Stoats (Mustela erminea), introduced to New Zealand in the late nineteenth century, are common in New Zealand beech (Nothofagus sp.) forests, where populations of feral house mice (Mus musculus) fluctuate between years much as voles do in the northern hemisphere. We present new field evidence and two models demonstrating (i) a strong correlation between density indices for young stoats in summer and for mice in the previous spring, and (ii) a significant linear relationship between productivity per female and spring density of mice up to 25 mice captures per 100 trap-nights. These models confirm that short-lived small mustelid predators dependent on fluctuating populations of prey have evolved means of matching their productivity to the prospects of success across a wide range, from total failure in rodent crash years to >12 independent young per female in rodent peak years. We suggest that the enhanced reproductive success of female stoats when rodents are abundant is due to a combination of critical improvements in both the reproductive physiology and the foraging behaviour of female stoats in rodent peak years. Conversely, a drastic shortage of rodents increases the mortality of embryos and nestlings, while the adult females are able to survive, and even remain relatively fat, on other foods.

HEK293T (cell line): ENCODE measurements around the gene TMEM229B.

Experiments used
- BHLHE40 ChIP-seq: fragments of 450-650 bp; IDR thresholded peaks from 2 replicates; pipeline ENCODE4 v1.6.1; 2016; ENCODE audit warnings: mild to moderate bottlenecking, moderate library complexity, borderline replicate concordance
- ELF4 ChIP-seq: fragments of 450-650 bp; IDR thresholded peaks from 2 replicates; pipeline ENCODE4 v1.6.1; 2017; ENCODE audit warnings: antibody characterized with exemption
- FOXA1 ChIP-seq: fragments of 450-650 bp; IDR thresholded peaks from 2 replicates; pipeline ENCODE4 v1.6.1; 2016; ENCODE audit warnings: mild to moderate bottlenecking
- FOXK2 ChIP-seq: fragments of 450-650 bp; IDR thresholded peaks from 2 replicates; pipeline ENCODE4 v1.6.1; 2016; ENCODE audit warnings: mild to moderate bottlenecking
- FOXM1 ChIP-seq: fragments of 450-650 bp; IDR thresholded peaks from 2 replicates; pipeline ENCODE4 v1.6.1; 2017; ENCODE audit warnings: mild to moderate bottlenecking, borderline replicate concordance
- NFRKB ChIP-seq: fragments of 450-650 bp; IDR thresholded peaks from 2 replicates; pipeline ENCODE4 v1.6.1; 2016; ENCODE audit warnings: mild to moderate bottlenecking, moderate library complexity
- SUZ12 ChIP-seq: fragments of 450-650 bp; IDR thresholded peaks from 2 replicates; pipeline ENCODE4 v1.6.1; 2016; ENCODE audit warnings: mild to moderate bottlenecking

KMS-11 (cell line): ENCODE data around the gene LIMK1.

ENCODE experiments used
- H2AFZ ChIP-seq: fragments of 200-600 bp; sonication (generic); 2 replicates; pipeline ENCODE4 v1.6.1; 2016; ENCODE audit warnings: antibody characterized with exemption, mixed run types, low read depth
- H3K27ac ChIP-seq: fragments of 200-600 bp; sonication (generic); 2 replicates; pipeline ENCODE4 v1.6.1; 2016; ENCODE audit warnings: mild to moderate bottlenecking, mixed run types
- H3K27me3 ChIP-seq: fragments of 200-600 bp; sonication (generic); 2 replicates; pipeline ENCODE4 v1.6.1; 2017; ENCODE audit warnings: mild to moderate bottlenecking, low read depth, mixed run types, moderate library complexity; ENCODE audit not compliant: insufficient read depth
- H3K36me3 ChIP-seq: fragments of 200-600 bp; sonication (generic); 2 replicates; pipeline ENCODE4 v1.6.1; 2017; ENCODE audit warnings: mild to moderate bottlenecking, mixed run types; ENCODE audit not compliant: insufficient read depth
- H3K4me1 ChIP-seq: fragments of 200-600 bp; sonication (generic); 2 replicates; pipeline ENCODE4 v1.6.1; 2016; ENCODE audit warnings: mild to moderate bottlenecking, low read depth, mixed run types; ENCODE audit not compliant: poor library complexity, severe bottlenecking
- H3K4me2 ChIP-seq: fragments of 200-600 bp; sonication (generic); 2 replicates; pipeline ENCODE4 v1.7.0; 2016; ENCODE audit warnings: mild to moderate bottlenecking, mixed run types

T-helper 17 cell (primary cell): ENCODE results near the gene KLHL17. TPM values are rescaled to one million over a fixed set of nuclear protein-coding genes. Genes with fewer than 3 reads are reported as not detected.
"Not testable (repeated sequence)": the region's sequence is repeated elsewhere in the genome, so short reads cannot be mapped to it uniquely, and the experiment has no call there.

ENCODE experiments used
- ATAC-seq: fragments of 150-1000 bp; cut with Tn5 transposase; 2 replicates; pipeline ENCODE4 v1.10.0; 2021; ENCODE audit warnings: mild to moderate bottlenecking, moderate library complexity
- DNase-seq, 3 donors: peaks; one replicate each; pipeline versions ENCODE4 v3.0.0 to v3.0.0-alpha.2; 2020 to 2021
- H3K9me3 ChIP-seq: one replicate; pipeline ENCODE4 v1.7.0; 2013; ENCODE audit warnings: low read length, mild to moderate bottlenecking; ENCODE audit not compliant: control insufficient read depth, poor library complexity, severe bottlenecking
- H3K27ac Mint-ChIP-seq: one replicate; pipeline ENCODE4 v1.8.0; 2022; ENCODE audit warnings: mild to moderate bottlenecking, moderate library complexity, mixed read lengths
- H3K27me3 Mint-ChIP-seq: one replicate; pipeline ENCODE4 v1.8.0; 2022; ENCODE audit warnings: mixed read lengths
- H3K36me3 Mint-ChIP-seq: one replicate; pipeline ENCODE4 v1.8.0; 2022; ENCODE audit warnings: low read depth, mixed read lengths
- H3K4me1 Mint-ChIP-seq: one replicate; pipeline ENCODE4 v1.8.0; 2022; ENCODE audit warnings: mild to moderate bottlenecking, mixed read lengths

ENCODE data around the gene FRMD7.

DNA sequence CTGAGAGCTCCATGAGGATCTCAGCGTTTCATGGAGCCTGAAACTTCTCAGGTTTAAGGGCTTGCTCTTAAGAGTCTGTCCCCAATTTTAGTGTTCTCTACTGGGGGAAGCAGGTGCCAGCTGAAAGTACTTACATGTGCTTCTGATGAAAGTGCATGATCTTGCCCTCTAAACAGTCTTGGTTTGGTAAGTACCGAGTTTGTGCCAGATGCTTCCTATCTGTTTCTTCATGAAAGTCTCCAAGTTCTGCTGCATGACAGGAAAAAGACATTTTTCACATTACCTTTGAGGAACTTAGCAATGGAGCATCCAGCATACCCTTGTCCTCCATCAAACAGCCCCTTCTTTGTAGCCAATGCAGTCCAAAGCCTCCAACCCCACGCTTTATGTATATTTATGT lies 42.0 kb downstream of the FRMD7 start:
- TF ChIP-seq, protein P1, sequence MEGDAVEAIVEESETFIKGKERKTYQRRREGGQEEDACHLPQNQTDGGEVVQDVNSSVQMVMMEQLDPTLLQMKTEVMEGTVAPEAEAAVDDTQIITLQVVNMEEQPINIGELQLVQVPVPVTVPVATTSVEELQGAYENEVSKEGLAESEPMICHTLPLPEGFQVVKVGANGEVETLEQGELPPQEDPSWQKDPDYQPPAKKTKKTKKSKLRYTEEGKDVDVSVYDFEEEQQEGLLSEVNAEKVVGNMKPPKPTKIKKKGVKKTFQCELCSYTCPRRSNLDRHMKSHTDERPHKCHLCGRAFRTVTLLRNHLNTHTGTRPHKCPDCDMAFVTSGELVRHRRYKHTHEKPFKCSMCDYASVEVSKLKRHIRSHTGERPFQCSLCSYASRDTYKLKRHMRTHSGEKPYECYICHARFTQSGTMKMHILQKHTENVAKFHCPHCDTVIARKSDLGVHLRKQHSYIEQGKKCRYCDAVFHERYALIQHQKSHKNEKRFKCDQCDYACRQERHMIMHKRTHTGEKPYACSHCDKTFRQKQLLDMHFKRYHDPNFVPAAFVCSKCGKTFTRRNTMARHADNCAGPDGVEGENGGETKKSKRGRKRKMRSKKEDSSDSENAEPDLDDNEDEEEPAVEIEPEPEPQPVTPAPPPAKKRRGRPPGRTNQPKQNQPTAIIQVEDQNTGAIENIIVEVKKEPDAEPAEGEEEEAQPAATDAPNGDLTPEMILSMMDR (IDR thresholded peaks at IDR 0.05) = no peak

|Author||King, C. M., White, P.C.L, Purdey, D. C. and Lawrence, B.|
|Secondary title||Canadian Journal of Zoology|